My Body — My Car

Dear Leeli,

This body is a car with a strange windshield. And it has a mind of its own. I want to turn right and I look out and I see right and I use both hands on the wheel to turn right and damn if I don’t end up left.

Same with love here. I meet, I fall in love, I court, I melt, I marry and damn, if at the end of the day I don’t end up having fallen in hate.

Inside, by the dash board indicators and by the feel of the thing I know one thing, but as I set out to steer, damn if I don’t end up at the other.

It’s was a pink car, this car, when I first found it. Pink and screaming. All inside, no outside in this pink car, just me and screaming.

And fuel, it tells me what it wants, this car, so I fuel it, feels good, taste it calls it, and it feeds me all this taste and it tastes good, and good, and good, and damn if in the end it wasn’t the wrong fuel.

True, it’s an amazing vehicle: skin instead of metal, metabolism instead of fuel system, limbs instead of wheels, eyes instead of windshield, ears for side-windows, and we won’t talk about the exhaust in polite society.

And lasting, better than seventy years most ones. Wear down though, they do. The old ones wrinkled and stationary mostly. Swimming in their exhaust. Melting from within.

It can have guests this car. Little, little vehicles that eat up the big one, and so in the end the car is but a shell filled with those little ones that in the end, food-less now, set out to die.

Some call these guests cancer.

That’s one drawback. There are others.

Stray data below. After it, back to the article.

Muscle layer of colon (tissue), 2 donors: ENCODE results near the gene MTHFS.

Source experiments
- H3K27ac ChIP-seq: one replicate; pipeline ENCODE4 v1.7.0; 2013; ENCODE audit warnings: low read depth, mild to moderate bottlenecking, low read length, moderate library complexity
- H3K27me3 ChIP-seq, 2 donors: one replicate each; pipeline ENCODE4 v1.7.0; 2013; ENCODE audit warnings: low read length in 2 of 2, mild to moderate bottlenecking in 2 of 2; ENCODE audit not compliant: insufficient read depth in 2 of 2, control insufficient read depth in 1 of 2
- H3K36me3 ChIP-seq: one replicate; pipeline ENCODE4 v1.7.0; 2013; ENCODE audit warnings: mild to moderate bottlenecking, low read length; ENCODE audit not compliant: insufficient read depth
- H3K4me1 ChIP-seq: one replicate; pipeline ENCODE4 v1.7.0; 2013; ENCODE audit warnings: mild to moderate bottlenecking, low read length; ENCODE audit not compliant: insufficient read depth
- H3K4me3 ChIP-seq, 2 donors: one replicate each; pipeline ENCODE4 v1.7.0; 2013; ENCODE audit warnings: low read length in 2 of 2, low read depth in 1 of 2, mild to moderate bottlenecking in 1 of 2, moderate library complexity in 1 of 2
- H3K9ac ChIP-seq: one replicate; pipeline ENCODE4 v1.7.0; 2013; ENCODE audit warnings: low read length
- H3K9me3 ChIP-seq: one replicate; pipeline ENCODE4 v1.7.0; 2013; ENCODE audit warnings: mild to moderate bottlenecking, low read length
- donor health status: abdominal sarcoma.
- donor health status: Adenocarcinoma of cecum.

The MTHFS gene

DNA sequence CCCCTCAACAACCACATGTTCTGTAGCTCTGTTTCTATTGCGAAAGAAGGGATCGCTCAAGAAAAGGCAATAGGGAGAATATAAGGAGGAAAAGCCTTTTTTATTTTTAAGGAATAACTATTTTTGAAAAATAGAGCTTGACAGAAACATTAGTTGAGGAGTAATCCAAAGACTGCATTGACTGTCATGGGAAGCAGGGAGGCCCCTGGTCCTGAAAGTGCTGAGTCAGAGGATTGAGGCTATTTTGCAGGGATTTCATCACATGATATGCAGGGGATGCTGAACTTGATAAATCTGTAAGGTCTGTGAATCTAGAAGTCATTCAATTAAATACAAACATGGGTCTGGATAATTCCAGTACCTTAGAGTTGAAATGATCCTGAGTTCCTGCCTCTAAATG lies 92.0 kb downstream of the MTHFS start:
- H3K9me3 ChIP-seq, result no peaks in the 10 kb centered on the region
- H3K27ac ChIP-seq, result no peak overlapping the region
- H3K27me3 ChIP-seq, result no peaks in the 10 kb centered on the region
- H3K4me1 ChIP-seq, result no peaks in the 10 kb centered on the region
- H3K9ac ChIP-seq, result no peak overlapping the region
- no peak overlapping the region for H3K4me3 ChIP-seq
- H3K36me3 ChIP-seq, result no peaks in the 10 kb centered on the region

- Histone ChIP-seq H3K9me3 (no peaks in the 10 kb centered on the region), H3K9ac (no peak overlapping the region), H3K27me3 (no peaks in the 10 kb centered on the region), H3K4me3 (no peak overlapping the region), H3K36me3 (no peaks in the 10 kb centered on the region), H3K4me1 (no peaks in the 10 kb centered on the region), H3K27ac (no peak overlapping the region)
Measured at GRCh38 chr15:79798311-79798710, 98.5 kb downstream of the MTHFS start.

One is that it won’t let you out. The doors are welded shut. Other cars, elsewhere, were much more convenient, user-friendly if you like. If there was something wrong with it, for example, you just took it to the shop and left it there. They fixed it, called you when it was done, and you went over and picked it up.

Here you have to stay inside while they bang, and drill, and weld, and hurt it. Yes, that’s another strange one. It can be quite painful. Guess that is in the way of saying “be careful” but I don’t know. Anyway, it’s a damn nuisance at times, and can be quite introverting.

And there’s this other thing about it. The way you get a new one. Not like pain, but almost. Then you have to find another car and, I don’t know, sort of roll around together for a while and the pain becomes so intense you confuse it with pleasure and nine months later there’s a little car (sometimes several) coming out of one of the exhausts. Sometimes mine, sometimes the other car’s, depends on what kind I’ve got at the time.

It’s fun though, with all these feelings and tastes, and hungers, and little sensations here and there that you never really get on your own.

But although I like it here, I worry about its not letting me out. Well, of course you do find your way out once the thing is all deteriorated, but not until then, and it can be hard.

And then you have to pick up a fresh replacement.

And it does something to wishing. You know how, normally, when you wish something the right way it happens. Right away, well, almost right away; depends on your laughter. Well, not here, you wish, casually, and nothing at all happens; so, you wish harder, and nothing at all happens—or if something does happen, it’s the exact reverse; and so, you wish as hard as you can, and still nothing happens (or the reverse).

I have found that you have to wish with your entire being for your wish to actually come true, the way you wish it, and even that is kind of sporadic, kind of hit-and-miss. This is not a good thing. Major drawback. But the thing is, you forget about it after a while. There is so much here to taste.

I hope that you are well and that things are good at home.

Write soon.


My Body - My Car.jpg